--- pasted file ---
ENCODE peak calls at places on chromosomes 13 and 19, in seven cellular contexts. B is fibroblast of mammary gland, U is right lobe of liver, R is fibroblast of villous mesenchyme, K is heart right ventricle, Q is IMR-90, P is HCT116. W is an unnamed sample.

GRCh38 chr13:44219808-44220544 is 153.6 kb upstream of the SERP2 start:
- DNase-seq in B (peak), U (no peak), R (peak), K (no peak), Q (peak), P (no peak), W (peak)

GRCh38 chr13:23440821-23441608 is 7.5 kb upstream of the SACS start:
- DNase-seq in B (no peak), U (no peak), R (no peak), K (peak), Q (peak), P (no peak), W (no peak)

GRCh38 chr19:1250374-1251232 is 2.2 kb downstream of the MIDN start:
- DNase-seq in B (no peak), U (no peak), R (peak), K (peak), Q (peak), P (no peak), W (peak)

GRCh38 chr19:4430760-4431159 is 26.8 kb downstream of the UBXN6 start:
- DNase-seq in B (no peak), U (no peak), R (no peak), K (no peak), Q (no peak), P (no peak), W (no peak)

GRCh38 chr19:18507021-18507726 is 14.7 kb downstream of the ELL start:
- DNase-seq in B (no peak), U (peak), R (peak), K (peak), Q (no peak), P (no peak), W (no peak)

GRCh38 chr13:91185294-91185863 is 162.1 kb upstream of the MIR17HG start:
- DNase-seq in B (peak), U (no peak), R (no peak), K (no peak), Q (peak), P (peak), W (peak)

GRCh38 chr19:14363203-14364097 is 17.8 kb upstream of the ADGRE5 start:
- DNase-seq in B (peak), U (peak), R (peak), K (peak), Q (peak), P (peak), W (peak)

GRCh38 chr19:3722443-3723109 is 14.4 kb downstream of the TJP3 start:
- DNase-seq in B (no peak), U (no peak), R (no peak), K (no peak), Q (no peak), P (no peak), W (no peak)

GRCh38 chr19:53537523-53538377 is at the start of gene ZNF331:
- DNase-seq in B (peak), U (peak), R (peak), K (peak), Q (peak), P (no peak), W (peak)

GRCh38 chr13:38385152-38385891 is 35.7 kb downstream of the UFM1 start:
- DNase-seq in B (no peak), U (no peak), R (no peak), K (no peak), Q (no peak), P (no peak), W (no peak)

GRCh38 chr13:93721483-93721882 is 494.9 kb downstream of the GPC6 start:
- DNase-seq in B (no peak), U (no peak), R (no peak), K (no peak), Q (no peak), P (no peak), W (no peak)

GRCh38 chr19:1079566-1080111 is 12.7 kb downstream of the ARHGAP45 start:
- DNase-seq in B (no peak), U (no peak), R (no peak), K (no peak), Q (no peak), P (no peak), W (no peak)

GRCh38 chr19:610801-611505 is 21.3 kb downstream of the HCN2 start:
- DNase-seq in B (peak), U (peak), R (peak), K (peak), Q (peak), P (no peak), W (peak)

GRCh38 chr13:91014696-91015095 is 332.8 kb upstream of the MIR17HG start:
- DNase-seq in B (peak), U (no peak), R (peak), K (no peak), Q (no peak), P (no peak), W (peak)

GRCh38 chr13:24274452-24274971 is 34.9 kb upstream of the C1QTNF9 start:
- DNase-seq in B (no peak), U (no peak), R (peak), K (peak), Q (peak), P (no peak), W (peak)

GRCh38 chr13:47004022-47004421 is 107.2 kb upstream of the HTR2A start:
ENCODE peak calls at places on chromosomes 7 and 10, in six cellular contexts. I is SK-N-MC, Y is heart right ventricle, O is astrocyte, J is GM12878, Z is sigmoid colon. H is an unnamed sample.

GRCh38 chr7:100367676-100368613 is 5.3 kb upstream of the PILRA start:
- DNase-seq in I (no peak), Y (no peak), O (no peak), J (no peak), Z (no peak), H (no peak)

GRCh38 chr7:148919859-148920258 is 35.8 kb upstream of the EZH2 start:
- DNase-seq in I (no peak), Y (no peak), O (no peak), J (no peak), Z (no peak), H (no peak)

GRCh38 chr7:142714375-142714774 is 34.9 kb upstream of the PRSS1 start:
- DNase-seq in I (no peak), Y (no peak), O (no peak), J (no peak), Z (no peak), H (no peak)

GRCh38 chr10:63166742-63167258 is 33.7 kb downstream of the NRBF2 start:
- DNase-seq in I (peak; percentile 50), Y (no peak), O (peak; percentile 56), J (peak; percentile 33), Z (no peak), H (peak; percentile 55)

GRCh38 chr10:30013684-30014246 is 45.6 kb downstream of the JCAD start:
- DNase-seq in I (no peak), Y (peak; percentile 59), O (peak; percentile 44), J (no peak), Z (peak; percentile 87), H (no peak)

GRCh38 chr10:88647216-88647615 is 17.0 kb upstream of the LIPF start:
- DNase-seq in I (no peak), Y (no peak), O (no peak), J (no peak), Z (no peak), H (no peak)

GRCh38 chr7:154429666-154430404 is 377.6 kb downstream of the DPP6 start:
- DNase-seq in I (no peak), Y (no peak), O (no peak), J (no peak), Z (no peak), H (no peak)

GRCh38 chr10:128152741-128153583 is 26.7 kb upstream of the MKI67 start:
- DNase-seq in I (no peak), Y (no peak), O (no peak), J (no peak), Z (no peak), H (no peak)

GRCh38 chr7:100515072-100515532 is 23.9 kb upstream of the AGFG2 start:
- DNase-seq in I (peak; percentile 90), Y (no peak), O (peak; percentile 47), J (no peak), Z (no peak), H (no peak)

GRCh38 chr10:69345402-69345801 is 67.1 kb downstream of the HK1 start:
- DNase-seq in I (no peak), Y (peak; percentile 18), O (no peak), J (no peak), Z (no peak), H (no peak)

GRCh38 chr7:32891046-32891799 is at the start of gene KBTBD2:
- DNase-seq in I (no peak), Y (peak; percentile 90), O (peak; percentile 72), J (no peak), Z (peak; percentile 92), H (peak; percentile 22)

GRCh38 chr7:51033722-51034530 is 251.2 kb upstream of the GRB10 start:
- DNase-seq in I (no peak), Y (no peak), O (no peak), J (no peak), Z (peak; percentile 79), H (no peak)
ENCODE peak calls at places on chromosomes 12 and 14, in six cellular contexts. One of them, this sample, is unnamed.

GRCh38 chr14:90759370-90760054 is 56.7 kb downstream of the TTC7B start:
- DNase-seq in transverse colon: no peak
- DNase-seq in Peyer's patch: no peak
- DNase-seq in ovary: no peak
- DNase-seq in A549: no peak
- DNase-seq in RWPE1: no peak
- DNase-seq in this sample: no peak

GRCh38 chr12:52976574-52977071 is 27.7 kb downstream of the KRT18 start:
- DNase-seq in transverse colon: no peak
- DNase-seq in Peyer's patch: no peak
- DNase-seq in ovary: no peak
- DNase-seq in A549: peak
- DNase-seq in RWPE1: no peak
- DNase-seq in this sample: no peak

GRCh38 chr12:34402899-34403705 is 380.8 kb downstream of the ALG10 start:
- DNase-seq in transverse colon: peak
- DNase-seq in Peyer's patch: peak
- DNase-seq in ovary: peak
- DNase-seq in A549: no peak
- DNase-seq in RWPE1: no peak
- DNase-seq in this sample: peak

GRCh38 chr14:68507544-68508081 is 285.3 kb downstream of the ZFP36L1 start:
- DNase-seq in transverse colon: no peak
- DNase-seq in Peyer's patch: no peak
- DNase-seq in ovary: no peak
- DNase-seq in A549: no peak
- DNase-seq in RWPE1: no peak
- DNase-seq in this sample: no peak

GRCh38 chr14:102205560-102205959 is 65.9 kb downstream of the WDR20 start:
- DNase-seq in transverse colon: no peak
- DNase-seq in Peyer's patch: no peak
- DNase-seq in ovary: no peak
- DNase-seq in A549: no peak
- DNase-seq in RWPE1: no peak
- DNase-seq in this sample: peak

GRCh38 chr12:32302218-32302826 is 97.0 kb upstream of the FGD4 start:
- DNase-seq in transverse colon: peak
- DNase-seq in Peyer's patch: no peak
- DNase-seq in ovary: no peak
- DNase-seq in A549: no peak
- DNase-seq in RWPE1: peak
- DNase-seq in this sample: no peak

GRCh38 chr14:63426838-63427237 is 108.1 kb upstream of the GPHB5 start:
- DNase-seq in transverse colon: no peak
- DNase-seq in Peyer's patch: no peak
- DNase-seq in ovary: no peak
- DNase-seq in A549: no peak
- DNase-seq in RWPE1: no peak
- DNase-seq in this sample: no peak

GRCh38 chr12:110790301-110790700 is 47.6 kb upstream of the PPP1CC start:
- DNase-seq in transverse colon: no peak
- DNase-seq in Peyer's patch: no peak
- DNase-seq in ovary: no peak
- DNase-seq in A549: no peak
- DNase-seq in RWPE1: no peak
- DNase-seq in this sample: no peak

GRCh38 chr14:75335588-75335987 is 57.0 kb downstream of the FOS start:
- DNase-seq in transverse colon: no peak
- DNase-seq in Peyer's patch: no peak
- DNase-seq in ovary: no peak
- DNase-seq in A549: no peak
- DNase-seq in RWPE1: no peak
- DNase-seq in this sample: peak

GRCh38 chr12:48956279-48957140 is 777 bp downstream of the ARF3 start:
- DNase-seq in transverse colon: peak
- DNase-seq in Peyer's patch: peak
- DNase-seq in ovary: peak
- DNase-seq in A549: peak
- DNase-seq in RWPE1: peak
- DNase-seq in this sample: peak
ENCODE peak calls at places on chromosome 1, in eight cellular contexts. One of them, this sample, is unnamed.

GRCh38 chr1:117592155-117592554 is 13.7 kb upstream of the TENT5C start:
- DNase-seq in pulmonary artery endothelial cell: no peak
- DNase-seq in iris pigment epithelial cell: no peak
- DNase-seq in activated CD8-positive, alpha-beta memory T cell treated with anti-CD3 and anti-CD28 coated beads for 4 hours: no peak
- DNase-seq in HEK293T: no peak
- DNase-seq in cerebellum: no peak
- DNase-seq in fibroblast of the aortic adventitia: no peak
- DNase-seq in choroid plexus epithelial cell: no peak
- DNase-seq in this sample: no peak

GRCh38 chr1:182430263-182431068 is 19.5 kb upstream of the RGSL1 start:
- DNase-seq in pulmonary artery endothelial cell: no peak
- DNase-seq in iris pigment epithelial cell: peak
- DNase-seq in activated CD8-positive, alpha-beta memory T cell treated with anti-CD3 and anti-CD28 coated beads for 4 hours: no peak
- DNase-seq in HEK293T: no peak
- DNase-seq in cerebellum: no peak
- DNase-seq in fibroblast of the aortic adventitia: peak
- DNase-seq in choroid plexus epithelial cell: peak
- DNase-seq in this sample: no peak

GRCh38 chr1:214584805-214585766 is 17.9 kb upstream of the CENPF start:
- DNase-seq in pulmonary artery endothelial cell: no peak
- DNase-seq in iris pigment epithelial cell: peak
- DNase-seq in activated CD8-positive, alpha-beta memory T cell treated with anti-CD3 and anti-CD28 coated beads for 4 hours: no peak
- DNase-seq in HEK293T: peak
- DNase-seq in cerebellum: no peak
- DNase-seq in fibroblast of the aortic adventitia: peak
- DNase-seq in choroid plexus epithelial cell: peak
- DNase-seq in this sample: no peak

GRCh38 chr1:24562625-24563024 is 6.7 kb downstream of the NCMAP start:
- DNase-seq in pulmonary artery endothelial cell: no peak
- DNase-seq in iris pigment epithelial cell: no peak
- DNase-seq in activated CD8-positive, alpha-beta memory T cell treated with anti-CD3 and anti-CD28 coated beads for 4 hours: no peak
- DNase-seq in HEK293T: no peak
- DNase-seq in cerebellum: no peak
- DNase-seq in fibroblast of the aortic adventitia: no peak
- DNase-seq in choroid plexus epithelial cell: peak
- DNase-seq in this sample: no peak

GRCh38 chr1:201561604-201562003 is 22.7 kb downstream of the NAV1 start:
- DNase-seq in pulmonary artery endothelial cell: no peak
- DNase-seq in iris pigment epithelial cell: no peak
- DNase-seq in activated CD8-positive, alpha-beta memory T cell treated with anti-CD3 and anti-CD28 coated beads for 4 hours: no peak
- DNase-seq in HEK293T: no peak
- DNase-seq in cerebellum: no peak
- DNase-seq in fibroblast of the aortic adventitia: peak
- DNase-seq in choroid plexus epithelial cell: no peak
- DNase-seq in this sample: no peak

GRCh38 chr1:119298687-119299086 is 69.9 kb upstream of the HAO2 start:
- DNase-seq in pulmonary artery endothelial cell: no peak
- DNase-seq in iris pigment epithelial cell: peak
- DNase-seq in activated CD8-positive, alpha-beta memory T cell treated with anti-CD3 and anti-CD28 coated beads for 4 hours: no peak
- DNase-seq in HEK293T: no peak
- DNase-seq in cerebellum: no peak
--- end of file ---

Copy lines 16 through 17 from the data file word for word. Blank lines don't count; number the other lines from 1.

GRCh38 chr19:3722443-3723109 is 14.4 kb downstream of the TJP3 start:
- DNase-seq in B (no peak), U (no peak), R (no peak), K (no peak), Q (no peak), P (no peak), W (no peak)